The Test to Find the Best Baby Bottles
Which bottle will emerge as the top baby bottle when 9 of the most popular competitors are tested side-by-side? In this review, we took 9 of the most popular bottles to see how they compared side-by-side. We set out to answer questions like: do the anti-colic vents and valves really matter? Which nipple size and shape do babies prefer? Which bottles don't leak? After months of hands-on-testing, we rated each for leakage, nipple stability and latch, ease-of-use, ease-of-cleaning, and on one of today's ever important topics, eco-health. With testing data in hand we narrowed the competition down to our favorites to share with you! Read on for all the details.
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Test Results and Ratings
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Analysis and Award Winners
Analysis and Test Results
Types of Bottles
Kiinde Squeeze, and some even increased the number of containers used from pumping to storing to liner.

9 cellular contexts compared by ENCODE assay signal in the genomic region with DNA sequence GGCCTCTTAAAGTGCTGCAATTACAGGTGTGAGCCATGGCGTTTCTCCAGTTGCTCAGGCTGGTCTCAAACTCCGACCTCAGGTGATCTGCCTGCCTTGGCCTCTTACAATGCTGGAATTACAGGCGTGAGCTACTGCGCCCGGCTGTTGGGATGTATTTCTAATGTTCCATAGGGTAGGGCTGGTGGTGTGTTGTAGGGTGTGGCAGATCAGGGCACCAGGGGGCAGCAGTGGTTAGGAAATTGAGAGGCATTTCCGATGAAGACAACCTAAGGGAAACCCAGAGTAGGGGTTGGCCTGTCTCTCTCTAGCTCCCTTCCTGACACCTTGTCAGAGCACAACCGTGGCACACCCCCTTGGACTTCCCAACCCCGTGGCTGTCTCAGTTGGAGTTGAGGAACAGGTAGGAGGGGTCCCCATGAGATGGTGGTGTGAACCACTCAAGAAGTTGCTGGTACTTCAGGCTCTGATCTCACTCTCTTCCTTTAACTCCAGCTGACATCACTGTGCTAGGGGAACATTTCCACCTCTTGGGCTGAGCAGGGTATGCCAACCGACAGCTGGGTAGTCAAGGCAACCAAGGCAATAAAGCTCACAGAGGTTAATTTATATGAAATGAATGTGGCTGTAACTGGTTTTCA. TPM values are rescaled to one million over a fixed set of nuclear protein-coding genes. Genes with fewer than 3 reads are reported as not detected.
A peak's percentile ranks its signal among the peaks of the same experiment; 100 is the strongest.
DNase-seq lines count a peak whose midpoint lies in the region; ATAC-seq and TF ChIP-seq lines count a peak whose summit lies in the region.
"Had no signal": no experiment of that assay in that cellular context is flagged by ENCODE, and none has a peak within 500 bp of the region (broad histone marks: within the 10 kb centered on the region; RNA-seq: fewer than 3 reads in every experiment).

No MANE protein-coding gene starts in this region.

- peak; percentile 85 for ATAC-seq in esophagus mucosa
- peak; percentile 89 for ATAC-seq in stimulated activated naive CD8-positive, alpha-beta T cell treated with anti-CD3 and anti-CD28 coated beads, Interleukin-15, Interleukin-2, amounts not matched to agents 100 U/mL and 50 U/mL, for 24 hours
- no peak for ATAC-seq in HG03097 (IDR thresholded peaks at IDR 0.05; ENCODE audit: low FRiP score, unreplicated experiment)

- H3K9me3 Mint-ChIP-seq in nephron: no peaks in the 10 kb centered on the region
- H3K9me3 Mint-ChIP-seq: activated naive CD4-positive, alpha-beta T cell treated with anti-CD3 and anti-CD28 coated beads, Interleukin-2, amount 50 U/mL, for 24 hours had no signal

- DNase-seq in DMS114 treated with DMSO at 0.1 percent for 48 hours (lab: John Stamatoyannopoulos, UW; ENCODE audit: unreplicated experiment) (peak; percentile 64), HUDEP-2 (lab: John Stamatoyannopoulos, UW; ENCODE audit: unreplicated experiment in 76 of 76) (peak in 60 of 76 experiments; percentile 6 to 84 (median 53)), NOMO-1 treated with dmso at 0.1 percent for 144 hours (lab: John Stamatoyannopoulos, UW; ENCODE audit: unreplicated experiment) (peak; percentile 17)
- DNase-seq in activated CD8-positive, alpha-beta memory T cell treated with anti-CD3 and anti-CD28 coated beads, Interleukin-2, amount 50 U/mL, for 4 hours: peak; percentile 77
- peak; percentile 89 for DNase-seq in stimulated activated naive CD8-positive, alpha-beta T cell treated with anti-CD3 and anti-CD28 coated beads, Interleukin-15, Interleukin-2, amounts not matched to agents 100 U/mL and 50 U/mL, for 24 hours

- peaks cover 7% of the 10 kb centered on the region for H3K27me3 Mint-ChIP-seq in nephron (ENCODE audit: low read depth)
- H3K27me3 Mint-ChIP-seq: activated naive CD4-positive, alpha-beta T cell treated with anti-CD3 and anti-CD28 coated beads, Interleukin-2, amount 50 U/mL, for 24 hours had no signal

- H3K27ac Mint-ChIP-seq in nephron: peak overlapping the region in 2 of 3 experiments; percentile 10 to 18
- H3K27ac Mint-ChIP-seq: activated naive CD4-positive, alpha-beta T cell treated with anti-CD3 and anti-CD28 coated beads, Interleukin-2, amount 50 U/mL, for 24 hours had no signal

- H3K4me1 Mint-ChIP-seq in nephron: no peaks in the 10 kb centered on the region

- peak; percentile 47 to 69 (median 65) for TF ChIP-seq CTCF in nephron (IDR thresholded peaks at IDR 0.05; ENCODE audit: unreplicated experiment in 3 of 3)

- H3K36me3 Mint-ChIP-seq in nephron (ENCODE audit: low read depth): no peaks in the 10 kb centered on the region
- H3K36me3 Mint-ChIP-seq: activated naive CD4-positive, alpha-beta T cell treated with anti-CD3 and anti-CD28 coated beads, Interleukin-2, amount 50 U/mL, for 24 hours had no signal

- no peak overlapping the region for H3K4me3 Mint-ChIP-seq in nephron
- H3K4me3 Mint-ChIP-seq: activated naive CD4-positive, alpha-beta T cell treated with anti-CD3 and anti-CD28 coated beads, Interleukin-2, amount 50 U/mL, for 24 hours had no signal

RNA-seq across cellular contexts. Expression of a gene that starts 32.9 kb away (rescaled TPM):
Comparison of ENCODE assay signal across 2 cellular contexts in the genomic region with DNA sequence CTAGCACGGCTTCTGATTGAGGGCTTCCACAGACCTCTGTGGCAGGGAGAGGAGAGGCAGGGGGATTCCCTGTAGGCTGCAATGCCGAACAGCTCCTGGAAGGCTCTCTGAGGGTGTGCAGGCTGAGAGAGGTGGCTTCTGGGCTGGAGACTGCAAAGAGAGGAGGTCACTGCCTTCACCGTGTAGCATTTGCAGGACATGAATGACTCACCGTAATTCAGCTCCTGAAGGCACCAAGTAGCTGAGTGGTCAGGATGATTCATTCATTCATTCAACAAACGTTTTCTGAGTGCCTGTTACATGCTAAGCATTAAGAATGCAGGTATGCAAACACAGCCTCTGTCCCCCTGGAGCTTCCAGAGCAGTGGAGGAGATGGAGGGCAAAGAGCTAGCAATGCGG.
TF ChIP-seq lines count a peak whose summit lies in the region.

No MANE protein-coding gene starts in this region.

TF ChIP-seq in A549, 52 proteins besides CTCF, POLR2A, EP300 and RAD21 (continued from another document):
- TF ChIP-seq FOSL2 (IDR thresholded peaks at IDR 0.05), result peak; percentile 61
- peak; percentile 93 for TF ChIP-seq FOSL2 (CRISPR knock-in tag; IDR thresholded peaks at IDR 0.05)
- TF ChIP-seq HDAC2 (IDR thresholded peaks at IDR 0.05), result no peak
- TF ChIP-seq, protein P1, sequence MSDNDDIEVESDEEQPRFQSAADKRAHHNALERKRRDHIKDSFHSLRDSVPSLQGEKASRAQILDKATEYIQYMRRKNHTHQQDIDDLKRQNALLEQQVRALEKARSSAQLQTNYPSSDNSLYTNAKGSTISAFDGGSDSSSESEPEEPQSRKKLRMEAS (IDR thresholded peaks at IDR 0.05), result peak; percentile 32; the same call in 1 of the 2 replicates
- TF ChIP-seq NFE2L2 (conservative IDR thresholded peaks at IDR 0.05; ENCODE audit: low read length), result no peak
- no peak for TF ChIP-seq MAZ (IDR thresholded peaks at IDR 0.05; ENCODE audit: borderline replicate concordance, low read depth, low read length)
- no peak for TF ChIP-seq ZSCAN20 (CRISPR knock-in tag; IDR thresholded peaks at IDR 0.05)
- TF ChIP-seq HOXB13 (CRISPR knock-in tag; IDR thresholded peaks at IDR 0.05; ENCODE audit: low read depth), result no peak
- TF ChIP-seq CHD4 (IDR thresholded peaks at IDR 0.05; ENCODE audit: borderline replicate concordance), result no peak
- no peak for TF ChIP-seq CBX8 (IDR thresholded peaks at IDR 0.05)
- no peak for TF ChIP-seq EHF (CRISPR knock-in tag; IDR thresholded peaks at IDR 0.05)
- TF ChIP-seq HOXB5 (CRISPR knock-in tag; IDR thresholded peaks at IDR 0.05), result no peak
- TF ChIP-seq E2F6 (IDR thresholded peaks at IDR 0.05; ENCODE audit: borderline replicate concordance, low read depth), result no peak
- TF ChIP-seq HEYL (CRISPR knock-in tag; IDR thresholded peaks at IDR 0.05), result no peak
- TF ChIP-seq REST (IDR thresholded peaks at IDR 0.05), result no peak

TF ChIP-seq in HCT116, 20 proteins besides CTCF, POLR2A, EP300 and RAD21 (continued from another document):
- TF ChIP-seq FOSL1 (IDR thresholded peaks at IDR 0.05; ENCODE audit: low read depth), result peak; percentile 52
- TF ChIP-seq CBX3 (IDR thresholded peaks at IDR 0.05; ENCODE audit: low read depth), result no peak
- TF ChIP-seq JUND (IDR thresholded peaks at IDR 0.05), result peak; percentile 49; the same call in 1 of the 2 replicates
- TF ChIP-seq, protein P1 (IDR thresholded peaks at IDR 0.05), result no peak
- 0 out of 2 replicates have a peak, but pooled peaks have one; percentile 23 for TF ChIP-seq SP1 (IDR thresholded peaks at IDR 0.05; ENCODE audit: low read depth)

We did review a bottle that is entirely made of silicone, the Comotomo, which won our Top Pick Award for Innovation. Silicone is often mistaken for plastic, but it is technically part of the rubber family. Silicone is considered a food-safe and non-toxic alternative to plastic, made largely of silica (sand), the same basic material used to make glass. It has many of the benefits of plastic such as being lightweight and nearly unbreakable. We consider silicone to be a better material for baby bottles in terms of health and safety risks than plastic, but not quite as good as glass. On the other hand, silicone offers the convenience of plastic and might be just right for parents who find glass too heavy and breakable.